Many moons ago, I stumbled across a short story anthology, Wolf Riders, published by Games Workshop. In it, there was a story by the same name by Bill King, featuring Gotrek and Felix – a dwarf slayer and his human companion and chronicler. I was hooked, and eagerly sought out the other two GW anthologies, Red Thirst and Ignorant Armies, which also featured Gotrek & Felix stories. A few years later, Black Library published Trollslayer, the first in the continuing Gotrek & Felix series (which has now been taken on by Nathan Long). After a while away from writing fiction for Black Library, Mr King returns this year with Blood Aenarion, and I thought it was a perfect time to send him some questions about what he’s been up to and what we can expect from his return to Warhammer fiction.
This year will see your highly-anticipated return to the world of Warhammer, with the release of Blood of Aenarion in December. How would you introduce this novel to new readers? Is it the start of a projected series?
Blood of Aenarion is the tale of Tyrion and Teclis’s first encounter with N’Kari, the Keeper of Secrets, a Greater Daemon of Slaanesh while they are still very young. It’s as much N’Kari’s story as the twins. The book kicks off with the daemon’s defeat at the hands of Aenarion in the Dawn Ages and climaxes with his invasion of the most holy temple of the Elves as he attempts to wipe out Aenarion’s descendants among which Tyrion and Teclis are numbered.
The second and third books deal with the great war between the Elves and the Dark Elves and chart the twins’ rise to being the two greatest heroes of the elves in the modern Warhammer age.
These books are my take on the Elves. In the dim, distant days of yore, I was one of the authors of the High Elves army book for Warhammer Fantasy Battle. Writing this trilogy allowed me to revisit the Elves and their mythology. The books dig really, really deeply into elvish history.
Blood of Aenarion opens with a prologue showing Aenarion’s last battle, the death of Caledor, the banishment of N’Kari and the creation of the Vortex. Sword of Caledor starts with Morathi about to kick off the Great Chaos invasion and brooding on her long and chequered history. Bane of Malekith kicks off from the point of view of Caledor, the creator of the Vortex, now a very troubled ghost imprisoned in the heart of his creation, watching as the end of the world slowly encroaches.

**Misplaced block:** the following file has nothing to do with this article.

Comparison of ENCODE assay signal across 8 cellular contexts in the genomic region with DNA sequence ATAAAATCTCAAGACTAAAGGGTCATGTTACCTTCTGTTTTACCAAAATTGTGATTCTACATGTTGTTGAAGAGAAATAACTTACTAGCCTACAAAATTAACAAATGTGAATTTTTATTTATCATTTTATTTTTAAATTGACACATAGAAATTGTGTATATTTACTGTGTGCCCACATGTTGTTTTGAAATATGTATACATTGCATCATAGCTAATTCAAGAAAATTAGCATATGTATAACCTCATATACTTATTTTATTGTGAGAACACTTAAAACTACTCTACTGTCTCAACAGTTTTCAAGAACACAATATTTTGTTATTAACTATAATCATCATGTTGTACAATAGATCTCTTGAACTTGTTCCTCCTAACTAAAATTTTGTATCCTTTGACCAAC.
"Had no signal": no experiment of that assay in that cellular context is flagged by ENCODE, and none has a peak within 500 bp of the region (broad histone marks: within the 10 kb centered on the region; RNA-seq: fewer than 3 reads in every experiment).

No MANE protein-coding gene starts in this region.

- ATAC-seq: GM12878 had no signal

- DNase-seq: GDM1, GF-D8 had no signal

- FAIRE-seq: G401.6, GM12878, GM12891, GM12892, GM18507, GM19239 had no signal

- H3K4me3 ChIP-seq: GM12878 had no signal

There are scenes from the point of view of Malekith as well. It was a real pleasure getting to deal with these titans of the Warhammer mythos and showing things from what, hopefully, will be some surprising perspectives.
You created the fan-favourite heroes Gotrek & Felix, before the series was taken over by Nathan Long. How did the two characters come about?
It all started something like 23 years ago if I am not mistaken. In my misspent youth I used to play a lot of Warhammer Fantasy Roleplay. I noticed that trollslayers were a very popular character type and I thought their image was really original and striking. When I was involved with GW’s first book line, a trollslayer seemed like an obvious and interesting hero. Felix was there to provide contrast and humanise a fairly inhuman character.
In my original version of the first published story, Geheimnisnacht, Felix was the only survivor. Gotrek died in the climactic fight and thus achieved his doom. I looked at it and thought, What the hell am I doing, there is a series in these characters! The rest is history.
The First Gotrek & Felix novel
(Collected already published and new material, 1999)
How did it feel to have another author adopt them after writing them for so long? Do you ever miss writing them?
I can’t honestly say the idea of somebody else writing Gotrek and Felix thrills me. From GW’s perspective it was an understandable commercial decision – they are very, very popular characters. I don’t particularly miss writing them at the moment since there’s a whole lot else going on in my life. I am very fond of them still.
What drew you to fantasy and genre fiction in the first place?
I grew up on a council estate in a small town on the west coast of Scotland in the ’60s and ’70s. Escapist fiction certainly had its attractions and there was plenty of it in the local library.
The period of my youth coincided with a huge boom in fantasy literature. Lots of pulp classics were being rediscovered and republished. Tolkien was very popular. Mayflower seemed to publish an endless line of Moorcock books.